People find L awesome for a multitude of reasons. For one thing, his idiosyncratic behavior sets him apart not just from Death Note‘s other geniuses but other anime series – you’ll find few, if any anime characters who look and act like L. Though intellectually brilliant, L never pretends he comes without any flaws. He takes poor physical care of himself (though still gives Light a run for his money at tennis), and his ethics when it comes to solving cases are questionable at best. Still, he comes across as an underdog in pursuit of justice, and what anime fan isn’t into that?
Want to watch a totally gorgeous heroine beat the living sh*t out of her enemies? If that sounds enticing, you should check out Fairy Tail, focusing specifically on Erza Scarlet, an S-Class mage whose fighting abilities are unparalleled. More than just strong AF, Erza offers an excellent balance of strictness and kindness. You never want to mess with Erza, but you definitely want to be her friend. That’s why she’s one of the most beloved characters in Fairy Tail.
Portgas D. Ace emerged as one of the most universally loved characters in all of One Piece, and for good reason. Whereas Luffy’s lovable demeanor is at times a little too light-hearted and silly, his adopted older brother Ace comes across as a little more serious, and a lot more badass. This guy could fight toe-to-toe with nearly any opponent, but he also has integrity – for example, he turns down an illustrious position as a shichibukai, despite the power and financial gain that such a position would bring. Like a true pirate, Ace refuses to work with disingenuous, government-aligned institutions.
Ace teaches Luffy how to fight, and in one of the most heroic sacrifices ever made by an anime character, sacrifices his life to save his brother. It’s hard to get more impressive than that.
With such a likeable cast, My Hero Academia features all sorts of beloved characters – but Tsuyu Asui, the girl whose superpower is “being a frog,” stands out. Tsuyu encapsulates everything a viewer wants from an anime character. Adorable, but not in a cloying way, Tsuyu’s cuteness is spiked with just the right level of strange. Her powers sound ridiculous but actually become super useful – she uses her tongue the way Spiderman uses his webs! Best of all, she takes no crap from the show’s resident pervert, Mineta, but remains willing to be his – and everyone else’s – friend.
When Ouran High School Host Club debuted in 2006, shojo anime featuring hyper-feminine protagonists dominated the scene. There was nothing inherently wrong with these shows, but when no alternatives exist, they can get stale. Haruhi Fujioka offered something new to anime audiences, and for that she remains a fan favorite to this day. Neither hyper-feminine nor especially masculine, Haruhi just does whatever she wants to do. Sometimes, that means wearing pants and a stained sweater for comfort while she studies; sometimes it means looking cute in a sundress. No matter the occasion for the outfit, the intention is always to assert her own boundaries and sense of self in a way Haruhi deems fit for herself.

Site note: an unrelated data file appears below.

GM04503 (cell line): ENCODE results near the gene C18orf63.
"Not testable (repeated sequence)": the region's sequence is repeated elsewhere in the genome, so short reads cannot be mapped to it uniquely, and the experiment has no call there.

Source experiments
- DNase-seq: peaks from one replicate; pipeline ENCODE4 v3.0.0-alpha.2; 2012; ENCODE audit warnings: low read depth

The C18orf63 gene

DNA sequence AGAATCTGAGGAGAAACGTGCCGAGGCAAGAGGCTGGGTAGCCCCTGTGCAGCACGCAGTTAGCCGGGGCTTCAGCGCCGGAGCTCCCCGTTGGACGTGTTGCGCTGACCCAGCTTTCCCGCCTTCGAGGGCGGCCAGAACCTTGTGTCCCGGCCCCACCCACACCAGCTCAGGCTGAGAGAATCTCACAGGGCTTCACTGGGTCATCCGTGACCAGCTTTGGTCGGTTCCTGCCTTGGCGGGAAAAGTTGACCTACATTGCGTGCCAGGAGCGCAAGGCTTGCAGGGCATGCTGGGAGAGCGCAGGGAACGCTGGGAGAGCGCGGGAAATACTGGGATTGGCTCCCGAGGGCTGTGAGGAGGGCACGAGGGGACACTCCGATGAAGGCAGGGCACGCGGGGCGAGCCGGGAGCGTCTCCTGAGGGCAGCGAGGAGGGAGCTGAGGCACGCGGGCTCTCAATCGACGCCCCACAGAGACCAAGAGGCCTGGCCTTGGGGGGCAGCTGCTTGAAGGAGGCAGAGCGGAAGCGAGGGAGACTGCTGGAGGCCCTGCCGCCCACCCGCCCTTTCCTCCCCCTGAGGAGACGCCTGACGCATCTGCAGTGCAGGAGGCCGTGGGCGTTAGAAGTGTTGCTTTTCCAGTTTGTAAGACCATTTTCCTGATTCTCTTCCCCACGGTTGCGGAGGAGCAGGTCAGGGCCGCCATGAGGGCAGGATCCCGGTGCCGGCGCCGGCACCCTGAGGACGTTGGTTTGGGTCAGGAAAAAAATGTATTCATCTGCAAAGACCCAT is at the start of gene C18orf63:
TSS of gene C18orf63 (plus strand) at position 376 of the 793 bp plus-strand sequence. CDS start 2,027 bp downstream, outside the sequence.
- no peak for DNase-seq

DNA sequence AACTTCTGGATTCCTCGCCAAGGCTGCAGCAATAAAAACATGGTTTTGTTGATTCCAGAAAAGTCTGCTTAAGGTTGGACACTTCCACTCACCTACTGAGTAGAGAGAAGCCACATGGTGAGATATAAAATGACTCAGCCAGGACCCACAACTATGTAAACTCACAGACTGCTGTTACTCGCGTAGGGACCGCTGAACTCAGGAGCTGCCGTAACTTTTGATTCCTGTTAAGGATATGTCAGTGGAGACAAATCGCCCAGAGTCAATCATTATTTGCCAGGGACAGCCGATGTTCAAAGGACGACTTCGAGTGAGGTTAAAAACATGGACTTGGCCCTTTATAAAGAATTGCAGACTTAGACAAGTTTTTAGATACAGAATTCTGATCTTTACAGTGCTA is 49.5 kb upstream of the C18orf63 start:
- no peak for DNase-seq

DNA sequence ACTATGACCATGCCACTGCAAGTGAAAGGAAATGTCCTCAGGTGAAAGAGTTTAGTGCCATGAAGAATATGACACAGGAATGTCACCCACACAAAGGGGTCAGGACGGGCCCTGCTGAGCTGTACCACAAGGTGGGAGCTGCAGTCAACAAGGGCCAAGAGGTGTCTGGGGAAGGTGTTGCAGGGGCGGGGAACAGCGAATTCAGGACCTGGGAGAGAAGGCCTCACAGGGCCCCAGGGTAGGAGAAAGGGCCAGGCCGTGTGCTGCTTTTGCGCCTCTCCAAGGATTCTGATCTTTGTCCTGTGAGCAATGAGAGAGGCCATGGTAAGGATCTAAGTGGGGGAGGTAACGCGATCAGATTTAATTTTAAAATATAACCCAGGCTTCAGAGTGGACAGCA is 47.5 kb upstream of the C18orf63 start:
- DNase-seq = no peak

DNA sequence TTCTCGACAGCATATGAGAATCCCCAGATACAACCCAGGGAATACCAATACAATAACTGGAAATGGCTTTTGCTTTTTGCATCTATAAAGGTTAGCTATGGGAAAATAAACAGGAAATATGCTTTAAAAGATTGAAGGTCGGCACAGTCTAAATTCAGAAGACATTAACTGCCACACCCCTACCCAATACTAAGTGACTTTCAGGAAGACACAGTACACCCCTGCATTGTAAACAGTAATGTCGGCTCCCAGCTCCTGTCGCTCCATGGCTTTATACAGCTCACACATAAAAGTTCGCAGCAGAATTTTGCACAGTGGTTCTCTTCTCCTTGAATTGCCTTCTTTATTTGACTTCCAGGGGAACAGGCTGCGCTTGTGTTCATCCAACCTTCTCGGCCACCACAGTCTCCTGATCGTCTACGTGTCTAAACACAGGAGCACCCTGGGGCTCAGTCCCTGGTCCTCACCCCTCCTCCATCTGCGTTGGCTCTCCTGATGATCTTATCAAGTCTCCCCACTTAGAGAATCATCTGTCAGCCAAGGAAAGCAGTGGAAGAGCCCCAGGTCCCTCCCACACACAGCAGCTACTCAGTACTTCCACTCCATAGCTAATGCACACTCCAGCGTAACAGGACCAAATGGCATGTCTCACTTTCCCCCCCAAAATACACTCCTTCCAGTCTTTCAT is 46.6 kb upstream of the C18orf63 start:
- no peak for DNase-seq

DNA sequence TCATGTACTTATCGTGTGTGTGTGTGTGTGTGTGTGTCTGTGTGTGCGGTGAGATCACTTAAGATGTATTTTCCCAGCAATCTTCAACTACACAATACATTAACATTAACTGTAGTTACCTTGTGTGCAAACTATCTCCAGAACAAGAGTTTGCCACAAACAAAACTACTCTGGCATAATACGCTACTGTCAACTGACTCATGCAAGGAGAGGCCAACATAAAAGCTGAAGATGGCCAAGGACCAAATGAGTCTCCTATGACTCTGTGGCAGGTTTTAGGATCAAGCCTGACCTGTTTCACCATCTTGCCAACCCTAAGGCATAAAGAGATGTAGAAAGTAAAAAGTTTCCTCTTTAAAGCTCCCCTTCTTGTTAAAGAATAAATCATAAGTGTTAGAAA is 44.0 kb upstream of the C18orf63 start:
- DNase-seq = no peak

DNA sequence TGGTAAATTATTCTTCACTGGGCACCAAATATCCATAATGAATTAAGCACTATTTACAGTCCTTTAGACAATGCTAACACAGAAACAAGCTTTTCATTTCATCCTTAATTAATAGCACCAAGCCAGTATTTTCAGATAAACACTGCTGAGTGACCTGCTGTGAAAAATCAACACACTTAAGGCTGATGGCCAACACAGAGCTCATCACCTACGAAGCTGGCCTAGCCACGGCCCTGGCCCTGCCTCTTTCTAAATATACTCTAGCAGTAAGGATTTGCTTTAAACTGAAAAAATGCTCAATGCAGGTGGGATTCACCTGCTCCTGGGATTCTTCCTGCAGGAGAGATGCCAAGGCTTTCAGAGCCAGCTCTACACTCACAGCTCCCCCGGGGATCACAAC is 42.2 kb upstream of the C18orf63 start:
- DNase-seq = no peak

The Rising Of The Shield Hero‘s best girl comes in the form of an adorable and wholesome half-raccoon demi-human. Raphtalia is a character that brings a smile to everyone’s faces when she appears onscreen. Despite all the hardships she’s endured in her life (being sold as a slave, her village being destroyed, witnessing her parents’ deaths, etc.) she still manages to retain her kind heart. Even in her different stages of life, from a cute child to an independent woman, she proves to be an amazing character. We all wish we had a Raphtalia in our lives.
Gintoki Sakata is one of those rare anime characters who looks fantastic from every angle. Ostensibly a lazy. selfish good-for-nothing who spends his days trying to rustle up odd jobs, Gintoki proves again and again that more to him exists than meets the eye. An incredible fighter, Gintoki in battle-mode makes the more action-oriented episodes all the more exciting. His dry, witty sense of humor carries more humorous episodes, yet his serious side also shows when the plot calls for it.
Towards his former fellow soldiers or his little found family, the Yorozuya, Gintoki constantly shows affection, even as he pretends not to. He not only moves the plot along, he also provides a fascinating character study, and this makes him such a treat to watch on screen.
An anime character need not be a good guy to be well-liked by the community. Yes, Vegeta starts off Dragon Ball Z with the intention of destroying humanity, but he eventually gets over it and joins the good guys. Actually, his change of heart makes him so appealing – watching the arrogant prince discover he actually likes humans and can form meaningful relationships with them is a delight. He’s an example of genuine character development, something DBZ don’t really get from the protagonist Goku. An added bonus, Vegeta is one of anime’s premier bad boys, and everyone loves a bad boy.
The true nature of Lelouch Lamperouge remains the subject of major debate within the anime community to this day. Is he a villain protagonist, or did he sacrifice his own happiness to save the people of Japan from the iron grip of the Brittainian Empire? Is he a power-hungry megalomaniac, or is he simply trying to create a safe and happy existence for his disabled younger sister Nunnally?
Though Lelouch’s motives never fully come to light, the many layers to his character make him difficult not to love. Unlike the extremes of a heart-of-gold Goku or Hellsing‘s monstrous Major, Lelouch falls somewhere in-between both good and evil, a place most average people feel they fall too.
Mushishi lacks the renown of many anime, but to those familiar with the story, the protagonist Ginko is almost universally loved. Through his eyes, viewers see the wonderful world of mushi, powerful beings who are basically “life in its purest form.” Mushi do anything from granting psychic powers to forming sentient swamps, and Ginko must learn as much as he can about these beings to help them coexist with humans. His personality is relaxed enough to take a backseat to the magical world around him, but when viewers do get glimpses of his past, it broadens and deepens the story as a whole.